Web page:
History of AGH UST

Establishment of university

The history of the AGH University of Science and Technology in Krakow dates back to 1912, when a group of outstanding engineers and mining activists, led by Jan Zarański, initiated the process of applying for a consent to establish a school of higher education that would educate mining engineers in Krakow. The endeavours were successful,and in 1913 the Ministry of Public Work in Vienna appointed the Organizing Committee of the Mining Academy, chaired by Professor Józef Morozewicz. By force of a Supreme Order issued by Emperor Francis Joseph on 31st May, 1913, the establishment of the Mining Academy in Krakow was approved. The outbreak of World War I prevented the Academy from beginning its activity in 1914.

 

Opening and development in interwar period

When Poland regained its independence in 1918, the Organising Committee recommenced its work, and on 8th April, 1919, the Polish Government brought the Mining Academy into being. The first professors were nominated on 1st May, 1919. On 20th October, 1919, Józef Piłsudski, Head of the State, inaugurated the Mining Academy in the main hall of the Jagiellonian University. On 15th June, 1923, the cornerstone for the future university building was laid. Two years later, the project of the Academy emblem (to be seen in the AGH UST History Museum) signed B.T. – Bogdan Treter – was created; it is believed that the emblem was approved by the General Assembly of Professors. Soon, the Academy reached a very high educational standard, and became one of the best European mining schools. Since its early days, the university has collaborated closely with industry, and retained close links with the Polish economy.

 

World War II

The outbreak of World War II stopped the development of the Academy. Professors of the Mining Academy were arrested by the Gestapo during “Sonderaktion Krakau”. The science and research elite was deported to the Nazi Germany’s concentration camps in Sachsenhausen-Oranienburg and Dachau. Between 1939 and 1945, the main Academy building was occupied by the German General Government. The property of the Academy was completely devastated and plundered, and the sculpture of St Barbara was broken by an act of throwing it from the roof of the main building. Thanks to the dedication of the staff, part of the library was saved. The Academy started to act in conspiracy, and the authorities tried to regain or create provisional teaching facilities.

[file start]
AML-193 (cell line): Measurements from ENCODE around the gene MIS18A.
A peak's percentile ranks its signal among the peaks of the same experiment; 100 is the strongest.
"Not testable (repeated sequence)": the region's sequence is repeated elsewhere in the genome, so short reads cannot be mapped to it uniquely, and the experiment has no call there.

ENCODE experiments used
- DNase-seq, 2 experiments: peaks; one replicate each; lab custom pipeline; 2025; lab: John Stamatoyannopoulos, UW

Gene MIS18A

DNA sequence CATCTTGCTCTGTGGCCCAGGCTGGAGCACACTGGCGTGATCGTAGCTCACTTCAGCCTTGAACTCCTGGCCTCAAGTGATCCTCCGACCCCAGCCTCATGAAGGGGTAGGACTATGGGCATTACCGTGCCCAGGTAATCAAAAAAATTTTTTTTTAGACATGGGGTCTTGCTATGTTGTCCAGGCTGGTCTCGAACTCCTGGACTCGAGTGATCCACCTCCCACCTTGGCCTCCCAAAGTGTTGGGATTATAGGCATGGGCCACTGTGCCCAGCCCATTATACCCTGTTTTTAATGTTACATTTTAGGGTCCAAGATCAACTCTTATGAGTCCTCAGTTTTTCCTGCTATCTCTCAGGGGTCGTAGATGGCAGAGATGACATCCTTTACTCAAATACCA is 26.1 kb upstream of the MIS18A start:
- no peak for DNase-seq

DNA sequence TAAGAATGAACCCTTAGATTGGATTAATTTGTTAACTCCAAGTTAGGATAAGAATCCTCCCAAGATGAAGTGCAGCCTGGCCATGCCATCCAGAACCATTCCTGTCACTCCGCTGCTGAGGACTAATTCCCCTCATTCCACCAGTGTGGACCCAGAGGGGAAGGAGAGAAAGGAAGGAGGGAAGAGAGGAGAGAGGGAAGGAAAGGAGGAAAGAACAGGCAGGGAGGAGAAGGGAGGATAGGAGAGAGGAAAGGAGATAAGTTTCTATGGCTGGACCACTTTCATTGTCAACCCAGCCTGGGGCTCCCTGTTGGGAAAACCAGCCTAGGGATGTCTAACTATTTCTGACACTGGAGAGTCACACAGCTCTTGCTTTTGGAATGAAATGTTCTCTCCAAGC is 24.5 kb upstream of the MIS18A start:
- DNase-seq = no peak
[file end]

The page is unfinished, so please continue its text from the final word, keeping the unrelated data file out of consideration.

Contemporary history

At the beginning of 1945, the Mining Academy was the only technical university in Poland which was able to operate. It became a support centre for other technical universities in Poland. Cracow University of Technology came into being within the walls of the Academy; it acted under the name of the Polytechnic Faculties of the Mining Academy until 1954. The Academy also played a major role in the establishment of the Silesian University of Technology (23 Mining Academy graduates were professors there), and Częstochowa University of Technology, and it also contributed to the reconstruction of Warsaw University of Technology, and the organization of Wrocław University of Technology and Gdańsk University of Technology. In 1947, an internal decision was made to rename the university the Academy of Mining and Metallurgy. However, a formal approval of the decision by superior authorities took place only in 1949. In 1969, Stanisław Staszic was chosen the patron statesman of the Academy. At the same time, the university received its standard. On 14th December, 1981, the AGH UST academic community, under the flag of ‘Solidarność’, had courage to protest against suppressing – by an act of imposing Martial Law – the retrieved feeling of freedom and solidarity. The Independent Self-Governing Trade Union ‘Solidarność’ at AGH UST was a student organisation, the only one in Krakow, and one of only three in Poland, which organised sitdown strikes in the first days of Martial Law. In 1999, the sculpture of St Barbara was returned to the roof of the main university building A-0.